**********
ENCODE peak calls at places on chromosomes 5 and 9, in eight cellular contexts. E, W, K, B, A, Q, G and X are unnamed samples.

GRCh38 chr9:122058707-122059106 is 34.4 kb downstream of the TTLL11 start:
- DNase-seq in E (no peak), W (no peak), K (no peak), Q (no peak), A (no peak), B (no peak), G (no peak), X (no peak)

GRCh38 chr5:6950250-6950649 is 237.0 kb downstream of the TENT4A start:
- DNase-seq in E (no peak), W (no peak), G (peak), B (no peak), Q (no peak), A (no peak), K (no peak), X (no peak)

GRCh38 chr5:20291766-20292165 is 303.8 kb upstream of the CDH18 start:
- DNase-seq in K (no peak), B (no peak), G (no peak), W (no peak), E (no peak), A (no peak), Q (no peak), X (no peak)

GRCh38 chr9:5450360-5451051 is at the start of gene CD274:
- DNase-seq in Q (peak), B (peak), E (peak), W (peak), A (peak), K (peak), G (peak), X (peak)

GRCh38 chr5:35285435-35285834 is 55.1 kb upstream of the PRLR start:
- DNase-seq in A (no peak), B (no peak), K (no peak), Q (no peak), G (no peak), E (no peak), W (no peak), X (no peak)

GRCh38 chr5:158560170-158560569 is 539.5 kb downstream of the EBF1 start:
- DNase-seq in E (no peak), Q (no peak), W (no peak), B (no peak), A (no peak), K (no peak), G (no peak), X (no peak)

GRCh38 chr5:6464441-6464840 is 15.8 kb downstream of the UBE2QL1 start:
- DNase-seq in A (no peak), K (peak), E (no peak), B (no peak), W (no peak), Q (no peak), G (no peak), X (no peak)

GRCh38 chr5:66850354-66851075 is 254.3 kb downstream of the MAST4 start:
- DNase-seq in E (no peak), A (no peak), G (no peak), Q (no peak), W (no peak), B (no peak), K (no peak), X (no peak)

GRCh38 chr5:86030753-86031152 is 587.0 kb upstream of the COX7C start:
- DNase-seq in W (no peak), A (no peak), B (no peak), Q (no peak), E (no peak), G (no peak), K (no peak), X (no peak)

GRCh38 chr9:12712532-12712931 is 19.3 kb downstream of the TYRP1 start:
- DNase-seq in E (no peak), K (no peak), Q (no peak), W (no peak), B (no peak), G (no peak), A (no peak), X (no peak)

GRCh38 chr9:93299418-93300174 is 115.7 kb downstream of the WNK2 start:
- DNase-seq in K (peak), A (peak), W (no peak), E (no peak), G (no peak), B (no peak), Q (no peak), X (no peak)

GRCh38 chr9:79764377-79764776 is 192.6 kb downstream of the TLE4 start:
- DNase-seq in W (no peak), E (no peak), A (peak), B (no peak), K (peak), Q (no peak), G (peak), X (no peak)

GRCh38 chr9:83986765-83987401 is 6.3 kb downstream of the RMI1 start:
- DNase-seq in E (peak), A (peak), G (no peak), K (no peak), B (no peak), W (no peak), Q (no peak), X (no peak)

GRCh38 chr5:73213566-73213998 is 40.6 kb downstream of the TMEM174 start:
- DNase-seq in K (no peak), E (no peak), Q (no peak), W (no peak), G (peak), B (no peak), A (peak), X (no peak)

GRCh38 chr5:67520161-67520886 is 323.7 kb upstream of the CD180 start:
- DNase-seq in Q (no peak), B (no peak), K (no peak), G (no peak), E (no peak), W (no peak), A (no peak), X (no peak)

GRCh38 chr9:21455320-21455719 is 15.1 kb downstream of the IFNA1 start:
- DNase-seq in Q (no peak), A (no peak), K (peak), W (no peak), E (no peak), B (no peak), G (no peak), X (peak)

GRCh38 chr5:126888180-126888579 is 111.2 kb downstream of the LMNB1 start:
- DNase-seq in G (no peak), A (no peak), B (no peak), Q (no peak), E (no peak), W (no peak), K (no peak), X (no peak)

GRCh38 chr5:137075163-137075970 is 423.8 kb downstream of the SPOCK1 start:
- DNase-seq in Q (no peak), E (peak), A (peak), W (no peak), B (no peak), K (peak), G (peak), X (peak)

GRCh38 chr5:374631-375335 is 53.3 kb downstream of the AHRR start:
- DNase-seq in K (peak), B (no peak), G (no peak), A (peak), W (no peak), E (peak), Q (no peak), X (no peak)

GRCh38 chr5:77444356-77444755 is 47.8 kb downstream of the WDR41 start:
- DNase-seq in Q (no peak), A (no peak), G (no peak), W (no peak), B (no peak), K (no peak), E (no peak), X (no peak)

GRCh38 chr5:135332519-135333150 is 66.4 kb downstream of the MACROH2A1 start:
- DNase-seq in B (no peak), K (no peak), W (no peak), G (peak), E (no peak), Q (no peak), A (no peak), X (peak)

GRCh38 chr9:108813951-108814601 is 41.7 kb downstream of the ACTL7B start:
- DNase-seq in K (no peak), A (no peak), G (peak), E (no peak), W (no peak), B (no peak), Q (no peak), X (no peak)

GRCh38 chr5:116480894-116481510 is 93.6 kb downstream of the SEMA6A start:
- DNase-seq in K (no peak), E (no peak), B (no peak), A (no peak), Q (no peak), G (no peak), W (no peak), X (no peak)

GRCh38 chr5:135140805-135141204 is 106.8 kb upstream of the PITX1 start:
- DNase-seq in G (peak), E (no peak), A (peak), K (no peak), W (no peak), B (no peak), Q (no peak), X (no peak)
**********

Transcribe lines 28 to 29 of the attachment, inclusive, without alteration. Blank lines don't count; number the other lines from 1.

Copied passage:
GRCh38 chr5:73213566-73213998 is 40.6 kb downstream of the TMEM174 start:
- DNase-seq in K (no peak), E (no peak), Q (no peak), W (no peak), G (peak), B (no peak), A (peak), X (no peak)